FXII binding to HUVECs
Experiments determined the characteristics of FXII binding to HUVEC monolayers (Figure 1). No Zn2+ or 200-fold molar excess of unlabeled FXII demonstrated specific biotin-FXII binding to HUVECs (Figure 1A). The degree of biotin-FXII binding to HUVEC monolayers depended upon the ambient free Zn2+ concentration that varied depending upon the carrier protein (Figure 1B). Using gelatin, a carrier protein that does not bind Zn2+,15 the optimal Zn2+ concentration for biotin-FXII binding was 10 μM. When 40 mg/mL bovine serum albumin was substituted for gelatin in the same buffer, 3 mM added Zn2+ was necessary for specific binding. When biotin-FXII binding was performed in FXII-deficient serum, 3 mM added Zn2+ also was necessary to observe specific binding as seen with gelatin buffer. These data indicate that the ambient free Zn2+ concentration modulated biotin-FXII binding to HUVECs. Last, the addition of 10 nM biotin-FXII was optimal for specific FXII binding to HUVEC monolayers (Figure 1C).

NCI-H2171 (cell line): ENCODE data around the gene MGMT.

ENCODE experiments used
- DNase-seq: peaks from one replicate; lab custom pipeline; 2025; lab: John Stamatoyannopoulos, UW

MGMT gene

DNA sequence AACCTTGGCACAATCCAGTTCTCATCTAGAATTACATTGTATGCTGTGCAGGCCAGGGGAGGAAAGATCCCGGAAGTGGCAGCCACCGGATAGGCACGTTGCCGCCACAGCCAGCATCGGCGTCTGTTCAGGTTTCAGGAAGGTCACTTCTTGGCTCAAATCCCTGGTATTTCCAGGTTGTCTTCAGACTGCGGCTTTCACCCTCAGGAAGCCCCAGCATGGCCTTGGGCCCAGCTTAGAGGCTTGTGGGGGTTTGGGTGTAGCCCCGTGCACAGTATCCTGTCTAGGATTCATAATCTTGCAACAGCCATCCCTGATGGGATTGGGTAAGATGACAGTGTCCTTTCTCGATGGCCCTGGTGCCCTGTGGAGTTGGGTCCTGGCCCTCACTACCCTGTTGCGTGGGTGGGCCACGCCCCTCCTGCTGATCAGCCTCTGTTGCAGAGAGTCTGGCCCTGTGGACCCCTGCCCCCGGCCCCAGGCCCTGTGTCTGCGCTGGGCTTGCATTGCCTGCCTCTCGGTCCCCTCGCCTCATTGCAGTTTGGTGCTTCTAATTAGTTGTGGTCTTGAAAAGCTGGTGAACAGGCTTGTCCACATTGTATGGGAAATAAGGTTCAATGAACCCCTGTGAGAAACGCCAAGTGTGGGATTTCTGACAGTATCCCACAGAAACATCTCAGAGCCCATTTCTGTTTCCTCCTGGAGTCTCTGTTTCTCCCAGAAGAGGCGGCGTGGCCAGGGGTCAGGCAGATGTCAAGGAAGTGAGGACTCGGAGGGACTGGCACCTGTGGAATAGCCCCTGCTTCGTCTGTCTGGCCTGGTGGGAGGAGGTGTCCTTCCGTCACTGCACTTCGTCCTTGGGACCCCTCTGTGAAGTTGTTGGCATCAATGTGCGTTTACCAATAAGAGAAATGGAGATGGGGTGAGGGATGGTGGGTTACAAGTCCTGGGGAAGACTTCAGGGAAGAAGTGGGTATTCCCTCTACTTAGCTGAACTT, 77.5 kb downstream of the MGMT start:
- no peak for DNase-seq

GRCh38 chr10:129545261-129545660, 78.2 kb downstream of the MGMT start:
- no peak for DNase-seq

Additional investigations were performed to establish a specific FITC-FXII binding assay to suspensions of HUVECs (Figure2). The addition of 70 nM FITC-FXII in the presence of 10 μM Zn2+ was found to be optimal for detection of specific FXII binding to suspensions of HUVECs (Figure2A). Under these conditions, FITC-FXII binding to HUVECs was maximal at 90 minutes' incubation in the presence of 10 μM Zn2+(Figure 2B).
Activated platelets provide Zn2+ to support FXII binding to HUVECs
The requirement for 10 μM Zn2+ to support FXII binding suggested that FXII binding is distinguished from HK binding to HUVECs that required only 0.3 μM Zn2+.12Investigations determined if activated platelets that contain high concentrations of intracellular Zn2+ provided this divalent cation to support FXII binding.24 Washed human platelets in varying concentrations (0.1 × 109 to 3.5 × 109/mL) and 10 nM biotin-FXII in HCB were incubated over monolayers of HUVECs in the presence or absence of collagen (Figure 3A). Specific biotin-FXII binding to HUVECs was detected when at least 2.2 × 108 platelets per milliliter were activated by collagen. These data suggested that activation of physiologic concentrations of platelets provided sufficient Zn2+ to support specific FXII binding to HUVECs in this buffer. When the releasates of 2.2 × 108 collagen-activated platelets per milliliter were examined for the ambient Zn2+concentration, it was found to be about 10 μM (Figure 3B). This value was consistent with the required divalent cation concentration necessary to support biotin-FXII binding to HUVEC monolayers in buffer alone (Figure 1B).
FXII expression on HUVECs